During the last four months, the expulsion of Haitian migrants from Dominican Republic. The situation has raised tensions between the two Caribbean nations, while organizations such as the Haitian Citizen Protection Office report attacks and human rights violations against the deported population.

For years, Haiti has lived a serious humanitarian crisis product of various political, natural, economic and social events. In recent months, however, the situation on the island has worsened, which has led thousands of people to emigrate to other countries in the region. One of the natural destinations is the neighboring nation: the Dominican Republic.

“The Ministry of Foreign Affairs and Worship condemns the shameful and inhuman treatment that tarnish the image of the Dominican Republic in the world and undermine the spirit of peace and harmony that should guide relations between the two countries that share the island,” Indian in a statement the Haitian Foreign Ministry last Sunday, after months of keeping silent about the situation.

Different organizations and associations have requested that the repatriation of Haitian migrants be stopped, but so far the request has not been heard.

Repatriation in numbers

The civil organization Support Group for Returnees and Refugees (GARR) esteem that daily between 300 and 700 Haitians are expelled from Dominican lands. In accordance with reports available of the association, between July Y october As of 2022, 34,945 Haitians have been repatriated through official and unofficial points, located along the binational border.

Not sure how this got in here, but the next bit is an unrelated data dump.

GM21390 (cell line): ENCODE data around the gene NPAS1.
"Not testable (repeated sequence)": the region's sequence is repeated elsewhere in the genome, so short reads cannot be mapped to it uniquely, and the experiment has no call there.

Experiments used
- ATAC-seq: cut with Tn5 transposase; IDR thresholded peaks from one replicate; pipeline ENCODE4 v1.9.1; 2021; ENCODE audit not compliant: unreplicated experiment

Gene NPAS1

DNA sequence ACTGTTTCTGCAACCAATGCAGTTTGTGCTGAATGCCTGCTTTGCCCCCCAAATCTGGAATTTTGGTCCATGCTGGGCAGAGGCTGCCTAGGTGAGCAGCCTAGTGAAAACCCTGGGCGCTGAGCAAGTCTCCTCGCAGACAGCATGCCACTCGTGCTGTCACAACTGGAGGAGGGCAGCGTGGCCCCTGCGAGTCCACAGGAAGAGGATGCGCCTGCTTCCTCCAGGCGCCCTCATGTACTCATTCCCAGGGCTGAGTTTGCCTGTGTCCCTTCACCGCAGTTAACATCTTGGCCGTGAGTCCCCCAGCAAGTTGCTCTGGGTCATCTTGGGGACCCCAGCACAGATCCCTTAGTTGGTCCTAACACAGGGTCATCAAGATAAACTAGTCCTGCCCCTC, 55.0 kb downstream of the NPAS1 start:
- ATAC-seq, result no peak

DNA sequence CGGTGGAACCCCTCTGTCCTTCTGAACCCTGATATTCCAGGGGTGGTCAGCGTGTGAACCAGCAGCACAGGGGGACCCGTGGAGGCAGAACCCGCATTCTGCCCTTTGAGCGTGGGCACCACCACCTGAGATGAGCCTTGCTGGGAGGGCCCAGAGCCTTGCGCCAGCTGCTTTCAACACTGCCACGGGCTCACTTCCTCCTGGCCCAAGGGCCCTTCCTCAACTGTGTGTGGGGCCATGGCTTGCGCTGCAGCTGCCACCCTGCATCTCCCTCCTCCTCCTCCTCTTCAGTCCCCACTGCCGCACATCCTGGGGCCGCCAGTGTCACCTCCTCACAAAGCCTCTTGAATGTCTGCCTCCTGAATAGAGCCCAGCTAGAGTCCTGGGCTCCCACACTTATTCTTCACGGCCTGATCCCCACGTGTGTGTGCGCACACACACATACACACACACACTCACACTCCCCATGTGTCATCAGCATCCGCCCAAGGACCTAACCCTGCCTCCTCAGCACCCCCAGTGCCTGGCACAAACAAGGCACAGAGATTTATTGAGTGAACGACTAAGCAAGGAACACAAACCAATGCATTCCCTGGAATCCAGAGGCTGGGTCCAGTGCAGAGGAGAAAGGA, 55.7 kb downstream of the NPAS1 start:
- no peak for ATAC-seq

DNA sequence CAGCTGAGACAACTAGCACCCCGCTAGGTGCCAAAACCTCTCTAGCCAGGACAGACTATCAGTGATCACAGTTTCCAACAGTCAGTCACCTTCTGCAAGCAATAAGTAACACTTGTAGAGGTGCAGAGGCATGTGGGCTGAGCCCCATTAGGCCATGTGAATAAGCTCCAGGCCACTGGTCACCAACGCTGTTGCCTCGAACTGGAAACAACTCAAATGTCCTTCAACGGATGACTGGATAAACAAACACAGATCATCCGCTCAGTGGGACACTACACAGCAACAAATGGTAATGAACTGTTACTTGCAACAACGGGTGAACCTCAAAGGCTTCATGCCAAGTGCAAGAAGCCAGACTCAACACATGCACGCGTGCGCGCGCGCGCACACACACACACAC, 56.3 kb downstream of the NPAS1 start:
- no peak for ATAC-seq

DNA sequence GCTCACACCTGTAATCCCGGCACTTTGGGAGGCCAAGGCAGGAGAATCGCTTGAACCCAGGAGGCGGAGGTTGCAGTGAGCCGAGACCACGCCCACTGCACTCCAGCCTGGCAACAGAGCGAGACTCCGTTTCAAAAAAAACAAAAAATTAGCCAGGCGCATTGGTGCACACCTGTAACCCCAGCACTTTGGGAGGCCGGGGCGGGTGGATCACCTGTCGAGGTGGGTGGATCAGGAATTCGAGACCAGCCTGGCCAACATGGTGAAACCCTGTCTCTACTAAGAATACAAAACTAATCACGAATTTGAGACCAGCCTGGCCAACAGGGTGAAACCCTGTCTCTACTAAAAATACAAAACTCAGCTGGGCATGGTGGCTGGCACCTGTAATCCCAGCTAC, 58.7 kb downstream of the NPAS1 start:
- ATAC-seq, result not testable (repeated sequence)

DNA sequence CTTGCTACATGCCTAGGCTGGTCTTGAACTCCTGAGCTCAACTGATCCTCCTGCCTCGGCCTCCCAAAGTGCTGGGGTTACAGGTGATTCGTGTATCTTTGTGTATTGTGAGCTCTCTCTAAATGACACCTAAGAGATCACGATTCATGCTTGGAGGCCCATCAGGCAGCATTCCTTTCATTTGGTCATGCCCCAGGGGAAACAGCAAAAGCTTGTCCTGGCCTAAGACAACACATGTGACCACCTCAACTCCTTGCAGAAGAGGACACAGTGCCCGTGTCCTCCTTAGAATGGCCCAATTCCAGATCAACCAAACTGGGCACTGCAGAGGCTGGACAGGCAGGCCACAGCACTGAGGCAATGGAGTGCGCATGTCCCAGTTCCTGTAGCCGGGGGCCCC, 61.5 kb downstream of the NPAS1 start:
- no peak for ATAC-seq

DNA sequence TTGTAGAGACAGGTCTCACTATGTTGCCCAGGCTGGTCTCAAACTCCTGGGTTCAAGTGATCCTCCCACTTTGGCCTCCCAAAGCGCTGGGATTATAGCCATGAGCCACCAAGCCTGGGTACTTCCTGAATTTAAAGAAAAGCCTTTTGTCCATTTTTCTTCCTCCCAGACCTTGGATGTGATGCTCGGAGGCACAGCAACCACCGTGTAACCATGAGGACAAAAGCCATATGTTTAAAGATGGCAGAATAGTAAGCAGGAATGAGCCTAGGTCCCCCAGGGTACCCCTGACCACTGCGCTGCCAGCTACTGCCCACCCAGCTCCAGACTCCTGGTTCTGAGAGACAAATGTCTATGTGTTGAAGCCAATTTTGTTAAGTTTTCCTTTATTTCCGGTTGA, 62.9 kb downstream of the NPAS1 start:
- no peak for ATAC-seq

The Citizen Protection Office (OPC), an independent institution for the promotion and protection of human rights in Haiti, account a larger number. In August alone, the organization registered 60,204 expulsions “in extremely degrading conditions.” While in October, 14,801 forced returns were observed, 5,000 of which were made from the Dominican Republic between days 17 and 24.

One of the most pressing circumstances has been the expulsion of unaccompanied minors from the Dominican Republic. According to calculate GARR, between May and September, 800 minors in this condition were returned by the Dominican authorities, to the detriment of the safety and basic rights of children.

Meanwhile, the United Nations Children’s Fund (UNICEF) records the deportation of at least 1,800 minors alone from January to the first days of November, reported the agency told CNN.

The Government of the Dominican Republic, however, pointed Tuesday that of the more than 150,000 foreigners repatriated by the country since 2020, none has been an unaccompanied minor.

All deportation is carried out in full and absolute respect for the dignity of people and their human rights,” Venancio Alcántara, general director of Migration, told local media. “At all times the minors are with their parents and, when they have not been located, the minors are referred directly to the National Council for Children and Adolescents (CONANI) that is in charge of their care,” the official added last Tuesday.

UNHCR calls for deportations to stop

The United Nations High Commissioner for Refugees (UNHCR) urged on November 4 to the States to not deport migrants Haitians due to the lack of basic goods and services in the country, but also because of the danger that returnees face of suffering persecution, torture or other serious or irreparable damage to their physical integrity, in the context of the wave of violence that is sweeping to the island.

Despite the organization’s call, the expulsions from the Dominican Republic continued in the following days, which led the UNHCR high commissioner, Volker Türk, to pronounce directly about it on November 10.